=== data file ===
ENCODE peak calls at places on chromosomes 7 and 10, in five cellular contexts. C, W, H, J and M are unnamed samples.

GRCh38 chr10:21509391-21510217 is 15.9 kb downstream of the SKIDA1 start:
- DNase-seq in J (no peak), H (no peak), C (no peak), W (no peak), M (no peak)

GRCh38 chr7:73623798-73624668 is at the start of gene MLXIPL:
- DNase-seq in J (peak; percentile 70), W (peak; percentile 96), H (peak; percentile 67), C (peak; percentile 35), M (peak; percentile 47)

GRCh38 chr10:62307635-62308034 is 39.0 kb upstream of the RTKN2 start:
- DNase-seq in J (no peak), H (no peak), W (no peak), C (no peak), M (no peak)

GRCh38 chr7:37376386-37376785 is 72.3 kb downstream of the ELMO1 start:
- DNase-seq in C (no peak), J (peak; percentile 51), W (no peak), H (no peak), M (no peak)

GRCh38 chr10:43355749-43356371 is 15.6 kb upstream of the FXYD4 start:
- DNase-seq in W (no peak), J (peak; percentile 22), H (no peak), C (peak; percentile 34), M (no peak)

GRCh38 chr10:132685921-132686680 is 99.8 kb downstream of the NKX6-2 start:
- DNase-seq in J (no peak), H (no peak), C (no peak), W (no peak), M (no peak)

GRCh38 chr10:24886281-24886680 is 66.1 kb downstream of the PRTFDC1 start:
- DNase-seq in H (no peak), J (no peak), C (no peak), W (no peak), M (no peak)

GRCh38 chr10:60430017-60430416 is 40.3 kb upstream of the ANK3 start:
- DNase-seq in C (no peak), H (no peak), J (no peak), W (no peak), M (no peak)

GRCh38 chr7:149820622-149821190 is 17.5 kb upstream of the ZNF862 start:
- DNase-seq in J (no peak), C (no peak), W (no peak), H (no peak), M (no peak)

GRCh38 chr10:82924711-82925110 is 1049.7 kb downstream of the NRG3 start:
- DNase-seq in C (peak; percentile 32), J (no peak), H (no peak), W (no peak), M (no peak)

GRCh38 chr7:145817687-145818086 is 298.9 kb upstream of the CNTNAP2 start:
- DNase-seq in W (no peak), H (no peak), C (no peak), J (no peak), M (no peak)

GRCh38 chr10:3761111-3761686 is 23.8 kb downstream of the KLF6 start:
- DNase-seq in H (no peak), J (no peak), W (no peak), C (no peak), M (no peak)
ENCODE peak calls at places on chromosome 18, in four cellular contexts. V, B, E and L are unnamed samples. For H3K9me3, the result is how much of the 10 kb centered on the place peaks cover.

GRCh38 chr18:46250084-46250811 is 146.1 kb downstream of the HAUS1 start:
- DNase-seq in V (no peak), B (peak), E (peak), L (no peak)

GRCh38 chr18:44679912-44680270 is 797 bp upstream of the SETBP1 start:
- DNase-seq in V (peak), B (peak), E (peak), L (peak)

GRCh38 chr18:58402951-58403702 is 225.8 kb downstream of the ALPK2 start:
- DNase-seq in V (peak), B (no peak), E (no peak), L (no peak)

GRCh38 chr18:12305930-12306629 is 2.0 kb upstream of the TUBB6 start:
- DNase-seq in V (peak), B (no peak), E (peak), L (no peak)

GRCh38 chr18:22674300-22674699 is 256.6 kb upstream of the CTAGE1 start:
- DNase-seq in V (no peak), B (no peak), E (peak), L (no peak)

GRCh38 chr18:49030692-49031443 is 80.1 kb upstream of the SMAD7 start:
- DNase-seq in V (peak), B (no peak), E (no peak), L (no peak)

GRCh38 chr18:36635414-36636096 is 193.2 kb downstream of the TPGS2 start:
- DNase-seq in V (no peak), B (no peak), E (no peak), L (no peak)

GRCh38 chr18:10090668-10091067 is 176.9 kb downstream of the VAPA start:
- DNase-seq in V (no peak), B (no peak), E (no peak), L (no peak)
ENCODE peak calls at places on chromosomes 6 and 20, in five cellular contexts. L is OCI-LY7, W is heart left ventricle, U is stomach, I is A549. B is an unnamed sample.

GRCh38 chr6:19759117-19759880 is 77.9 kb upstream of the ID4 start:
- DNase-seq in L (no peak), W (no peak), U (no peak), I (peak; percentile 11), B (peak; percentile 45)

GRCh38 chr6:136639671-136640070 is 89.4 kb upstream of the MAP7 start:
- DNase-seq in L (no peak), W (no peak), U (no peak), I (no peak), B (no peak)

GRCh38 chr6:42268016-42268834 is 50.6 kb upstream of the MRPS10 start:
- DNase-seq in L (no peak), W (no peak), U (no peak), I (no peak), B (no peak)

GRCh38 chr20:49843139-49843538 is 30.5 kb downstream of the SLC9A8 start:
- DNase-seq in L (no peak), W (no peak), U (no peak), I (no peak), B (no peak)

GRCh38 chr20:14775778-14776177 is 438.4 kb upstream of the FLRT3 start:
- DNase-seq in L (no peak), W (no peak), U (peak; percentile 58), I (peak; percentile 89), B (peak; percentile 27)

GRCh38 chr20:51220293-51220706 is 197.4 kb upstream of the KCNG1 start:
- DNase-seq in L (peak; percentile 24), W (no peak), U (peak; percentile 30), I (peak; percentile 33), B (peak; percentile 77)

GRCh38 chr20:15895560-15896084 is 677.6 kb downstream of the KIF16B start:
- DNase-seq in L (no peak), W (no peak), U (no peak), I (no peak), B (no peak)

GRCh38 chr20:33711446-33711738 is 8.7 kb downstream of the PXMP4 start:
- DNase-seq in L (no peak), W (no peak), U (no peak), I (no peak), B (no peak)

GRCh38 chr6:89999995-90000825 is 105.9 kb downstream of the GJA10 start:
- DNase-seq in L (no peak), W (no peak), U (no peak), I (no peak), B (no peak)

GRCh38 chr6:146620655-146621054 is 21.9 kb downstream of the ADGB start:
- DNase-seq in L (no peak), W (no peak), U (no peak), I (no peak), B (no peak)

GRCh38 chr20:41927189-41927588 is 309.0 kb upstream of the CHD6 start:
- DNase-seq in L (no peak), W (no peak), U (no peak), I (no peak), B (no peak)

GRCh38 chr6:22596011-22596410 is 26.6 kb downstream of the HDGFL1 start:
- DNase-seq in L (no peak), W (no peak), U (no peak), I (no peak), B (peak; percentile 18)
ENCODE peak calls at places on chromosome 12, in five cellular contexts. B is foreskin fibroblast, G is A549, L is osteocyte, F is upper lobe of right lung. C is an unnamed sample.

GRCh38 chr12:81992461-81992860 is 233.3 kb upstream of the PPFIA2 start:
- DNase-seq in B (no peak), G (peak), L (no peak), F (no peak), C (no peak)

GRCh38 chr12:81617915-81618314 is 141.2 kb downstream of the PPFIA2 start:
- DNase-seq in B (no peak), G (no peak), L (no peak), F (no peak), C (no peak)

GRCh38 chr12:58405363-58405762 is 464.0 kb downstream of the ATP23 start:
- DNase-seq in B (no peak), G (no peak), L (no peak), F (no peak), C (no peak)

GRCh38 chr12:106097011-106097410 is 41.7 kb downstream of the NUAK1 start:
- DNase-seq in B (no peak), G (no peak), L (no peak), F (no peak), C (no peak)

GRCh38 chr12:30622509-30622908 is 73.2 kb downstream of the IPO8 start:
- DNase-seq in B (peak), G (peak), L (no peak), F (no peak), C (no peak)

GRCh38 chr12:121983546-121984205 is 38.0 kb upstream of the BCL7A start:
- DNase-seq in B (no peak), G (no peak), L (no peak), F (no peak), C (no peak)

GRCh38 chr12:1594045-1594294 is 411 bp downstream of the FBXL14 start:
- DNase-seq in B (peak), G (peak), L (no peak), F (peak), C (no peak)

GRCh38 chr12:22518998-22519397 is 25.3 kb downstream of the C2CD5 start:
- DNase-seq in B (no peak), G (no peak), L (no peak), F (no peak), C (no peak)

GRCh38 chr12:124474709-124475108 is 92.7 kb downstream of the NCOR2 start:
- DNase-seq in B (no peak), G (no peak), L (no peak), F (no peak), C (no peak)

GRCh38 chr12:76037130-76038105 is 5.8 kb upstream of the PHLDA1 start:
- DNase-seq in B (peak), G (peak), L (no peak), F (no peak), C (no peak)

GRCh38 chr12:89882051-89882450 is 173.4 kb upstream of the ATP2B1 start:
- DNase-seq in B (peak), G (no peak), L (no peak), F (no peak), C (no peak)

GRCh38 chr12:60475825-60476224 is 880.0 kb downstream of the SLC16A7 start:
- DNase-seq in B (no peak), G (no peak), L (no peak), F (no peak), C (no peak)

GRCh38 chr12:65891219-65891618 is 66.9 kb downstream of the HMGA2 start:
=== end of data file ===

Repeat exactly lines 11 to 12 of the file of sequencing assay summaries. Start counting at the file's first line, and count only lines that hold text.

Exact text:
- DNase-seq in W (no peak), J (peak; percentile 22), H (no peak), C (peak; percentile 34), M (no peak)

GRCh38 chr10:132685921-132686680 is 99.8 kb downstream of the NKX6-2 start: